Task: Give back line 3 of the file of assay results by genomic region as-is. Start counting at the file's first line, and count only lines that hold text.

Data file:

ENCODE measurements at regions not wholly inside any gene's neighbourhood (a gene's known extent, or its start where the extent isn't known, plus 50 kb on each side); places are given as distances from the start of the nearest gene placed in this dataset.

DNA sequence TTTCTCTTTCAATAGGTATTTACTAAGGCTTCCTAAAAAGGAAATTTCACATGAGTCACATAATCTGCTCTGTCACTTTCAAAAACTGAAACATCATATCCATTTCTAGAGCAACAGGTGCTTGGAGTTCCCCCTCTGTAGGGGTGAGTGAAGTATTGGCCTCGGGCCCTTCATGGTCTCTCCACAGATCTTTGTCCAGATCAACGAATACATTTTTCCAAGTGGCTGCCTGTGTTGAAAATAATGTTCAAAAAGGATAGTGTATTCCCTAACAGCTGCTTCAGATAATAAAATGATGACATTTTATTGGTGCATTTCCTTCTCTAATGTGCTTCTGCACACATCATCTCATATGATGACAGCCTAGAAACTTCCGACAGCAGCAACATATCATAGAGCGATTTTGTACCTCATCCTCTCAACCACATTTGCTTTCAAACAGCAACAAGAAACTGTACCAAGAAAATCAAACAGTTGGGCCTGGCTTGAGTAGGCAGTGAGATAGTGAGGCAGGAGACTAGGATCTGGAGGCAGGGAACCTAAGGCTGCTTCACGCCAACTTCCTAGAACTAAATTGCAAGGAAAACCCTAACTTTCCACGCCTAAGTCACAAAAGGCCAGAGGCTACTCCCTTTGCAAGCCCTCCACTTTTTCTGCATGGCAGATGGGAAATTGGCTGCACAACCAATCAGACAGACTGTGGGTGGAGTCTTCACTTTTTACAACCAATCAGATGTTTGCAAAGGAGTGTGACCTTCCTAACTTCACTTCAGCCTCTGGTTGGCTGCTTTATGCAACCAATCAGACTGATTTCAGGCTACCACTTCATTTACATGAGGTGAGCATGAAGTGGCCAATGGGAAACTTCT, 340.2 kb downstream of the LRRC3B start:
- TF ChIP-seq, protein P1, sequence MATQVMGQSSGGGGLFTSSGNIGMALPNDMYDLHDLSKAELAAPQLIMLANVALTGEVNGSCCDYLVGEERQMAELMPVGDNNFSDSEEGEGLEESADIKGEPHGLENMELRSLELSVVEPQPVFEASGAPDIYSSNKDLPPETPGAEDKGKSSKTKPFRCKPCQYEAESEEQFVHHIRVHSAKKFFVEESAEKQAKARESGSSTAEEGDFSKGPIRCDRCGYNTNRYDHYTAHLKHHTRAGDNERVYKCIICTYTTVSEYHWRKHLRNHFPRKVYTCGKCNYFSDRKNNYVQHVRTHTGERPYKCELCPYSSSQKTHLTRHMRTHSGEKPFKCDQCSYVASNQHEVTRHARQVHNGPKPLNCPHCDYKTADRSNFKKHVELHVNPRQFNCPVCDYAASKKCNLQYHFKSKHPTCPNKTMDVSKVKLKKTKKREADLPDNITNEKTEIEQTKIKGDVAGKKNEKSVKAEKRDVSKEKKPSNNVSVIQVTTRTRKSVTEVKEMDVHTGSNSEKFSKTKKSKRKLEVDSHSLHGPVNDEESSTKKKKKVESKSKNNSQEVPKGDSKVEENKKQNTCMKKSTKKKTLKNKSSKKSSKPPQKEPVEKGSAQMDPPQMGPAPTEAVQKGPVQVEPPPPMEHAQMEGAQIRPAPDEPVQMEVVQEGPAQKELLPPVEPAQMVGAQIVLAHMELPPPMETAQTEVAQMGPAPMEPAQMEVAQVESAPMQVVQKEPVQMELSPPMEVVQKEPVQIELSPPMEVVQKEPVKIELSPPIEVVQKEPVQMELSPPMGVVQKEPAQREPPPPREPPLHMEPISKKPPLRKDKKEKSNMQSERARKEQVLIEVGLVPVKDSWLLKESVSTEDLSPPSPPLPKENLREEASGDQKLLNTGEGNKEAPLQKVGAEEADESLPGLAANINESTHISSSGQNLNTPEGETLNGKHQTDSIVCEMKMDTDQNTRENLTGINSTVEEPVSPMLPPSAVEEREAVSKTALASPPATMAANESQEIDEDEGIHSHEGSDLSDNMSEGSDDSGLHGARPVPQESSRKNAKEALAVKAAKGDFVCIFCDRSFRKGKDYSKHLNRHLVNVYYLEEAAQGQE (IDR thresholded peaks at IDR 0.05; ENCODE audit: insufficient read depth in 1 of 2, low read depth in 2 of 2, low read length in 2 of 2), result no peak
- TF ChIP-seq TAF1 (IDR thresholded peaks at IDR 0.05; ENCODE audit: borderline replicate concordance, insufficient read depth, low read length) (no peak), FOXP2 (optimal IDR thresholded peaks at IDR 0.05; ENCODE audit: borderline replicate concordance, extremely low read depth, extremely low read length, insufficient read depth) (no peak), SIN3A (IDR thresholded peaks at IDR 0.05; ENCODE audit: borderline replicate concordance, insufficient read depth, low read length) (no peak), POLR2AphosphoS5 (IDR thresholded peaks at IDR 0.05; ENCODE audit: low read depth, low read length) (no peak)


- TF ChIP-seq, protein P1, sequence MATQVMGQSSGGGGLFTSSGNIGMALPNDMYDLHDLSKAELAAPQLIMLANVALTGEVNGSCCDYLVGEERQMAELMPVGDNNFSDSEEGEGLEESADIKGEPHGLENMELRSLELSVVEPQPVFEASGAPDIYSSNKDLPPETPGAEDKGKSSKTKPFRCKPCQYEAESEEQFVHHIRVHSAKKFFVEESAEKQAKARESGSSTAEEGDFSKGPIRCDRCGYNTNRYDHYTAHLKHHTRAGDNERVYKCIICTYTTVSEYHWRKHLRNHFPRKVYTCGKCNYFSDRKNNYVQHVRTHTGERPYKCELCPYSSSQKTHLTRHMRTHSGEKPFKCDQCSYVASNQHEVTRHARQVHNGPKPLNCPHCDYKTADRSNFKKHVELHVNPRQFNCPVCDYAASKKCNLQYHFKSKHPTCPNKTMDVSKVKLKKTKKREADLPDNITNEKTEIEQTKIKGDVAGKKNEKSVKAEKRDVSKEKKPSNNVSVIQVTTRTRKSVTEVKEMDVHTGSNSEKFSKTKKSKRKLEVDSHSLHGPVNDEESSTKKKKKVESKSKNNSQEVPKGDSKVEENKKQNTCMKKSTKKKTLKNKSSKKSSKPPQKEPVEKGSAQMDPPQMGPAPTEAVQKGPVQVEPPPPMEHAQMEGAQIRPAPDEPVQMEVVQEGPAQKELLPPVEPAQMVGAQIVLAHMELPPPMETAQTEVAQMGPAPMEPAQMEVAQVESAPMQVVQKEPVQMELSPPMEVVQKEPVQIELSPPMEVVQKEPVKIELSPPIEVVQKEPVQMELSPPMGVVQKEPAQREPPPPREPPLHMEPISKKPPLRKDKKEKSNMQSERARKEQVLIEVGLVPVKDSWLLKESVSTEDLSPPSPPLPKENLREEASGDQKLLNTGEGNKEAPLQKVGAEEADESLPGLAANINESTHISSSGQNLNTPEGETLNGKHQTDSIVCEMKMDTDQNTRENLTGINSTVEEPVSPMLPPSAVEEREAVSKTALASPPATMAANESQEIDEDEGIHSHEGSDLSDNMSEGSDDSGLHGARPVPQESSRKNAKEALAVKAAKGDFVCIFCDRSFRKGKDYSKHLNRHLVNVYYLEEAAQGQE (IDR thresholded peaks at IDR 0.05; ENCODE audit: insufficient read depth in 1 of 2, low read depth in 2 of 2, low read length in 2 of 2), result no peak